Prompted by a post on the Asterisk users mailing list I thought I’d write a bit about Asterisk versioning and releases for this blog post. The Asterisk project at any given time has between 2 and 3 major versions of Asterisk being released. When I say major version I’m referring to an entirely different branch of Asterisk, which can have different features and functionality. When we initially release a version it is cut off from the main development branch (master) into its own branch and then takes its own path. This path generally allows bug fixes, security fixes, and backwards compatible tested non-invasive new functionality. For master however it can receive major changes and new functionality alongside bug fixes and security fixes.
Versions can have different support timelines as well. We have what are called long term supported releases and standard releases. A long term supported release is fully supported for 4 years followed by 1 year of security fixes. A standard supported release is fully supported for 1 year followed by 1 year of security fixes. Standard releases act as a time to further test things and finalize them before supporting them for a long period of time. These timelines together give overlap and time for people to move between versions to ensure they are up to date and on a future supported version.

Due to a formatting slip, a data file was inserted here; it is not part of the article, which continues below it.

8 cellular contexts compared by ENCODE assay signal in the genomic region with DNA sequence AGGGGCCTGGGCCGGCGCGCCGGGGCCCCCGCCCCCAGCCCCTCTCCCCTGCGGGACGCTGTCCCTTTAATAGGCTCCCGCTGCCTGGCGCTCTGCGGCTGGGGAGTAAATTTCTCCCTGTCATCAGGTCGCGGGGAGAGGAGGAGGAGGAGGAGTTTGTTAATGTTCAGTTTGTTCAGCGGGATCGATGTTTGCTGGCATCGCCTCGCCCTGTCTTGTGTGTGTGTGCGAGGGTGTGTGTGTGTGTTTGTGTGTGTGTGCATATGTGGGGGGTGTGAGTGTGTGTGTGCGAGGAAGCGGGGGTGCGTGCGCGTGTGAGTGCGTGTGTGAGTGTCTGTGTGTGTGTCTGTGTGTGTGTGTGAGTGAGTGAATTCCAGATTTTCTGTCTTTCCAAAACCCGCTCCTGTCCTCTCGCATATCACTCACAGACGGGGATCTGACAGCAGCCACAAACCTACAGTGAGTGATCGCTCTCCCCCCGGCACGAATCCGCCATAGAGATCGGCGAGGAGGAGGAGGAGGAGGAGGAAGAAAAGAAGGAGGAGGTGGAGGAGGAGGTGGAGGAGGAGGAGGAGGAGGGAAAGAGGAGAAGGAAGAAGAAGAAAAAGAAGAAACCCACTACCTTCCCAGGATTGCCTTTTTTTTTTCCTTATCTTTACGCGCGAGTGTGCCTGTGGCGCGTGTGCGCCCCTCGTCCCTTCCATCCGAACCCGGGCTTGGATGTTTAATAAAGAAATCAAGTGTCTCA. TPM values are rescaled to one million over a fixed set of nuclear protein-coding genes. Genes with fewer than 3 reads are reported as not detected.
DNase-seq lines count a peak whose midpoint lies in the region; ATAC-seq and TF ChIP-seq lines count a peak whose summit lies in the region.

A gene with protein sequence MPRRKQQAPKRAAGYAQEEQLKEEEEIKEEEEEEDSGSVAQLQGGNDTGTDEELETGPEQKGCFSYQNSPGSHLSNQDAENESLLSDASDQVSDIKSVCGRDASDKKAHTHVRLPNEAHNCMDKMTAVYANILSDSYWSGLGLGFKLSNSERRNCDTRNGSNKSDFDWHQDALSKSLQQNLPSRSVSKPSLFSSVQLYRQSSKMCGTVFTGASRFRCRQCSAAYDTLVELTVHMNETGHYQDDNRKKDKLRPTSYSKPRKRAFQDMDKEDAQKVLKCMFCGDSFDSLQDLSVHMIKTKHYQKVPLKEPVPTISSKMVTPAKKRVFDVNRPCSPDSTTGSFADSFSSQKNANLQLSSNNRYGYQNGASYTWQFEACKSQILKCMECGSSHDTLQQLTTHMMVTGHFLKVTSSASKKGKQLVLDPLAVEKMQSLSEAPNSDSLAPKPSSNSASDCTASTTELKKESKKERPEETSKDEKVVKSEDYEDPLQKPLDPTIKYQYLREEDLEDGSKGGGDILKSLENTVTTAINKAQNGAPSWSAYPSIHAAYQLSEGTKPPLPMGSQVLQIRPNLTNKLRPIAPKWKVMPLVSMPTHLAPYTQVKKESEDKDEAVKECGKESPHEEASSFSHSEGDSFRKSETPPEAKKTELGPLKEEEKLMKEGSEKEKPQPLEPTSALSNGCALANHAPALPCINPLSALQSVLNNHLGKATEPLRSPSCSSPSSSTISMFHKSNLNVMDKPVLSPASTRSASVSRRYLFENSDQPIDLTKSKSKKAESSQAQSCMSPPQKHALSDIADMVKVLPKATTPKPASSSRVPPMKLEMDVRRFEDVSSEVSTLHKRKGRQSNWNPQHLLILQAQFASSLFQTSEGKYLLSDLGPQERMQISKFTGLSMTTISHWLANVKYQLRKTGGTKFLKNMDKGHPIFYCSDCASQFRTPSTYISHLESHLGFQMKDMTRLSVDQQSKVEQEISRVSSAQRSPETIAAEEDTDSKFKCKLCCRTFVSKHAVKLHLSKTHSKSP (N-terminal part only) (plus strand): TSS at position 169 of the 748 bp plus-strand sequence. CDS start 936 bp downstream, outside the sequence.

I highly suggest following the Asterisk Versions wiki page which gives specific dates on when things become security fix only and ultimately end of life. This can allow you to plan your own testing and deployment to keep on a supported version of Asterisk.
In fact if you visit the wiki page you might notice that Asterisk 13 is going security fix only October of this year. It has had a longer life than usual (6 years of being fully supported) as we wanted to give additional time to fully flush out and test new functionality but its time is nearing its end. If you don’t yet have a plan for moving to Asterisk 16 which is the next long term supported release I highly suggest doing so.